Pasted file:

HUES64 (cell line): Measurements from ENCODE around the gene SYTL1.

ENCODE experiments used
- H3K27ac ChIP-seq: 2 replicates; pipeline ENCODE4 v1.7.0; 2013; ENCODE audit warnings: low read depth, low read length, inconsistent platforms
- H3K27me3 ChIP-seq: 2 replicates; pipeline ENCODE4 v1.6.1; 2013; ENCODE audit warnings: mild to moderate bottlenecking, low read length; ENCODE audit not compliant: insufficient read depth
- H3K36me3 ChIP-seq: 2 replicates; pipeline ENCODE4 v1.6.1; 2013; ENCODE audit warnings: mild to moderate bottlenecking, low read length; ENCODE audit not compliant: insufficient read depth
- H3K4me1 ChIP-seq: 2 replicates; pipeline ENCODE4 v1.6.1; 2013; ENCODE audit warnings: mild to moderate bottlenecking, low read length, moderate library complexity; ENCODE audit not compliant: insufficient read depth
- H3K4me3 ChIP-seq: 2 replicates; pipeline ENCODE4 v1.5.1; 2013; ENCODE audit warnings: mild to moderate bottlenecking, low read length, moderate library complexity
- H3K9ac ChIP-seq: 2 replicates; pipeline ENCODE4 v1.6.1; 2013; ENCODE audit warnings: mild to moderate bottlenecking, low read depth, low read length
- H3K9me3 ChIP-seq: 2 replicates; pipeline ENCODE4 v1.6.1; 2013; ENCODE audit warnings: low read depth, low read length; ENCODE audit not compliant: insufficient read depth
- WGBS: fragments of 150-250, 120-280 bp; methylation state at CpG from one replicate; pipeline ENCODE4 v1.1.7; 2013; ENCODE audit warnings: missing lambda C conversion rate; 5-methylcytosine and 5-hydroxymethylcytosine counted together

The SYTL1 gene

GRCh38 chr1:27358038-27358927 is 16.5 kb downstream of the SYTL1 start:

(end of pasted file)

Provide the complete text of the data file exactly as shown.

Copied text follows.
HUES64 (cell line): Measurements from ENCODE around the gene SYTL1.

ENCODE experiments used
- H3K27ac ChIP-seq: 2 replicates; pipeline ENCODE4 v1.7.0; 2013; ENCODE audit warnings: low read depth, low read length, inconsistent platforms
- H3K27me3 ChIP-seq: 2 replicates; pipeline ENCODE4 v1.6.1; 2013; ENCODE audit warnings: mild to moderate bottlenecking, low read length; ENCODE audit not compliant: insufficient read depth
- H3K36me3 ChIP-seq: 2 replicates; pipeline ENCODE4 v1.6.1; 2013; ENCODE audit warnings: mild to moderate bottlenecking, low read length; ENCODE audit not compliant: insufficient read depth
- H3K4me1 ChIP-seq: 2 replicates; pipeline ENCODE4 v1.6.1; 2013; ENCODE audit warnings: mild to moderate bottlenecking, low read length, moderate library complexity; ENCODE audit not compliant: insufficient read depth
- H3K4me3 ChIP-seq: 2 replicates; pipeline ENCODE4 v1.5.1; 2013; ENCODE audit warnings: mild to moderate bottlenecking, low read length, moderate library complexity
- H3K9ac ChIP-seq: 2 replicates; pipeline ENCODE4 v1.6.1; 2013; ENCODE audit warnings: mild to moderate bottlenecking, low read depth, low read length
- H3K9me3 ChIP-seq: 2 replicates; pipeline ENCODE4 v1.6.1; 2013; ENCODE audit warnings: low read depth, low read length; ENCODE audit not compliant: insufficient read depth
- WGBS: fragments of 150-250, 120-280 bp; methylation state at CpG from one replicate; pipeline ENCODE4 v1.1.7; 2013; ENCODE audit warnings: missing lambda C conversion rate; 5-methylcytosine and 5-hydroxymethylcytosine counted together

The SYTL1 gene

GRCh38 chr1:27358038-27358927 is 16.5 kb downstream of the SYTL1 start: